Do you own rental properties?
If so, you know, first-hand, the challenge of finding qualified tenants whom you can trust to live in your properties.
As professional Alabama rental managers, we help our owner clients find the right tenants and screen all potential tenants before placing them in a rental home. Doing this over the years has given us knowledge of the best questions to ask – and why to ask them.
Here’s are 8 questions you as the landlord should be asking your tenants:
One of the first questions you should always ask potential tenants is what date they would ideally like to move in. Asking for a move-in date will help you quickly identify whether or not you are a good fit for one another. Maybe, you have a vacancy that requires an immediate filling, but the applicant cannot move in for a month or longer. In this circumstance, you might want to consider moving on to another qualified candidate.
Also, having an ideal move-in date from your potential tenant will help provide you with a timeline. If the rental property or unit requires any maintenance or repair, you’ll be able to determine whether or not it can be fixed up in time.
Renters don’t always understand that there are legal limits on how many people can occupy a living space. One way to make this clear is by asking how many people they plan on living with at your property early on in the application process. Overcrowding in residence can pose both a health and safety risk.
In addition to legal limitations, generally speaking, the fewer people occupying your property, the minor wear and tear it will exhibit through the rental period.
Even if you listed your property as not allowing pets, don’t assume this means your potential tenants paid notice. Always make sure to ask this question early on in the screening process to save you both the trouble of getting further down the application process just to find out it won’t work out.
If you allow pets, this could be an excellent time to discuss the terms as written in your rental agreement. If you have a pet deposit, make sure they are aware that this is a separate deposit and explain to them its purpose. Any additional monthly or annual pet fees should be clarified and agreed upon at this time as well.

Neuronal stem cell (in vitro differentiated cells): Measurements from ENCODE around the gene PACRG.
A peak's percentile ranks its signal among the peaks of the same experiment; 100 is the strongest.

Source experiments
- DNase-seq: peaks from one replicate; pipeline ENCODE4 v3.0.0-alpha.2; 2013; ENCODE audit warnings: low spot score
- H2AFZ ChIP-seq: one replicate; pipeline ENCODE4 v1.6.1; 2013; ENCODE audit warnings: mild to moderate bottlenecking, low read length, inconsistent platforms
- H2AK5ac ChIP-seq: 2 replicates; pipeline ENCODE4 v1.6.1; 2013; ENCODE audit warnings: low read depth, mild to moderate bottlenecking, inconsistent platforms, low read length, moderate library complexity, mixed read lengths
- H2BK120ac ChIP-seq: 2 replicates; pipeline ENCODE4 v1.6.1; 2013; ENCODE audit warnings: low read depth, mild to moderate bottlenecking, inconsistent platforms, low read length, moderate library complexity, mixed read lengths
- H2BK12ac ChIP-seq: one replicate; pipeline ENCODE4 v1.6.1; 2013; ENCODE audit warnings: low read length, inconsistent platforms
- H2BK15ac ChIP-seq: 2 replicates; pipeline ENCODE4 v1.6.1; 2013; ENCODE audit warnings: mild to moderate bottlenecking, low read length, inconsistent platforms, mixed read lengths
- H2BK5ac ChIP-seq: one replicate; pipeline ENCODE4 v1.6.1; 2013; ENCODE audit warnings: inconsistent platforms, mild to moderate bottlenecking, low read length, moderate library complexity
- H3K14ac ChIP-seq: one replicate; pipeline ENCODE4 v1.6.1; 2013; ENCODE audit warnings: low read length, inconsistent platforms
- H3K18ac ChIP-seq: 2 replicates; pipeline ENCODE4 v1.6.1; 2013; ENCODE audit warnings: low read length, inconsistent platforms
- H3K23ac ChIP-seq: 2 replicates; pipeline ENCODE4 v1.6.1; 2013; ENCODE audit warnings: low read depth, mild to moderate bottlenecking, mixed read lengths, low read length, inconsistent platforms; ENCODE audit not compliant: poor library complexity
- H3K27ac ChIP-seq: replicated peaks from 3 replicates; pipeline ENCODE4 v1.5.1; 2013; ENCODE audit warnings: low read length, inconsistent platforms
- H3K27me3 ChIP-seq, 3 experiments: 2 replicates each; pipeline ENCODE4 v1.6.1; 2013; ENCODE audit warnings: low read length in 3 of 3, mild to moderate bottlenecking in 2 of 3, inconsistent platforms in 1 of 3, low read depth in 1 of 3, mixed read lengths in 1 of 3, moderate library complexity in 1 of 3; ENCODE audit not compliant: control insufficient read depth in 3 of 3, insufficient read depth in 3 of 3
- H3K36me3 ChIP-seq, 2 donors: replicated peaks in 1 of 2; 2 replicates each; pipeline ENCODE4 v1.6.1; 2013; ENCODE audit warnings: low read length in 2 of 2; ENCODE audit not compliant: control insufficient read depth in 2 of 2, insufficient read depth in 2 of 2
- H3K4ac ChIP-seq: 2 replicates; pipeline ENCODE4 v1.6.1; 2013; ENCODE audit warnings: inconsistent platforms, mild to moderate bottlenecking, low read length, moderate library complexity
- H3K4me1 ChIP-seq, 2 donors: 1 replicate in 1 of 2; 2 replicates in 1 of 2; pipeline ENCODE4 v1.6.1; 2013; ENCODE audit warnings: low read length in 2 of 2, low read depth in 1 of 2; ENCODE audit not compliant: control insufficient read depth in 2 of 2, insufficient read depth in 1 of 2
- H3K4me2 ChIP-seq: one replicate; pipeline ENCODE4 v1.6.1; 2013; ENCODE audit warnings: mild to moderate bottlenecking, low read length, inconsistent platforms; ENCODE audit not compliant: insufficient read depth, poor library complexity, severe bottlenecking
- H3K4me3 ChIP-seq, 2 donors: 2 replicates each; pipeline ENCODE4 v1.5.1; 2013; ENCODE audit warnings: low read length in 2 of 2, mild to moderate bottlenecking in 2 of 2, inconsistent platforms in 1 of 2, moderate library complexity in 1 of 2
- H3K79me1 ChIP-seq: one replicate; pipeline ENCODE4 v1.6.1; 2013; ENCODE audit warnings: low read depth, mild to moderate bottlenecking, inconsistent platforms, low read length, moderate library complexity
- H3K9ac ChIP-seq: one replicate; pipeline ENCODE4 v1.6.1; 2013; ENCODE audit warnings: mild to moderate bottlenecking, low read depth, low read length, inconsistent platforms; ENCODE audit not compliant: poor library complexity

It might seem like a simple question, but the answers can be illuminating. You don’t want tenants who have a history of being evicted or tenants who didn’t get along well with their neighbors or landlords. These are red flags that can be costly down the road, so you want to ensure the person has good, understandable reasons for moving.
Even beyond finding out the answer from the applicant, you’ll want to follow up when performing a landlord reference check. Previous landlords can help shed light on certain situations and typically let you know of any red flags they had experienced with their tenants.
Evictions happen, and while it’s generally not a good sign, sometimes there are mitigating circumstances. You’ll never know unless you ask, so it is good to get that question answered upfront. The person may not be truthful, but either way, you can get a good glimpse into the nature of the potential tenant and see if they would be a good fit from how they answer this question.
Research has shown that prior evictions can be indicative of evictions of the future in individuals. While extenuating circumstances can make an eviction excusable, it’s still worth finding out the reasoning behind it from the source directly.
Evictions are not the only thing you’ll want to be aware of as a potential landlord to a tenant. There are several other circumstances in which tenants break rental agreements, and as a potential landlord, you will want to know as much detail as possible. There are some situations in which a broken lease can be understood, but if the applicant cannot give you sound reasoning, it might be a red flag.
Asking previous landlords questions about their leases with the applicant is another way to determine if they are truthful in their story to you.
Finally, this question helps speak to the potential tenant’s finances, something that could impact their ability to be a responsible, consistent tenant. It is an excellent policy never to allow tenants to stay in a property unless they can pay the first month’s rent plus a security deposit. There shouldn’t be any exceptions.
A security deposit is there to protect your property in the event of damage or some other situation. You don’t want a potential tenant to owe money before they move in. Inquire as to their financial status before agreeing to rent the property to them.
It’s always important to wrap up your questions by asking applicants if they have any questions for you. Remember that the initial screening process can be a helpful tool to both of you in determining whether or not it is a good fit.
Even if the potential tenant answers all of your questions with answers that satisfy you, it is still up to the applicant to decide if your property is a good fit for them as well. If there is something they are unsure of or seems unattractive to them, this allows them to discuss it with you openly. Maybe it is something that you are already working on getting fixed or could be open to improving with their recommendation.
You can avoid all of these questions by asking potential tenants to have professional Alabama rental managers handle the entire process for you. Contact us to learn more about how you can take advantage of our professional services today.
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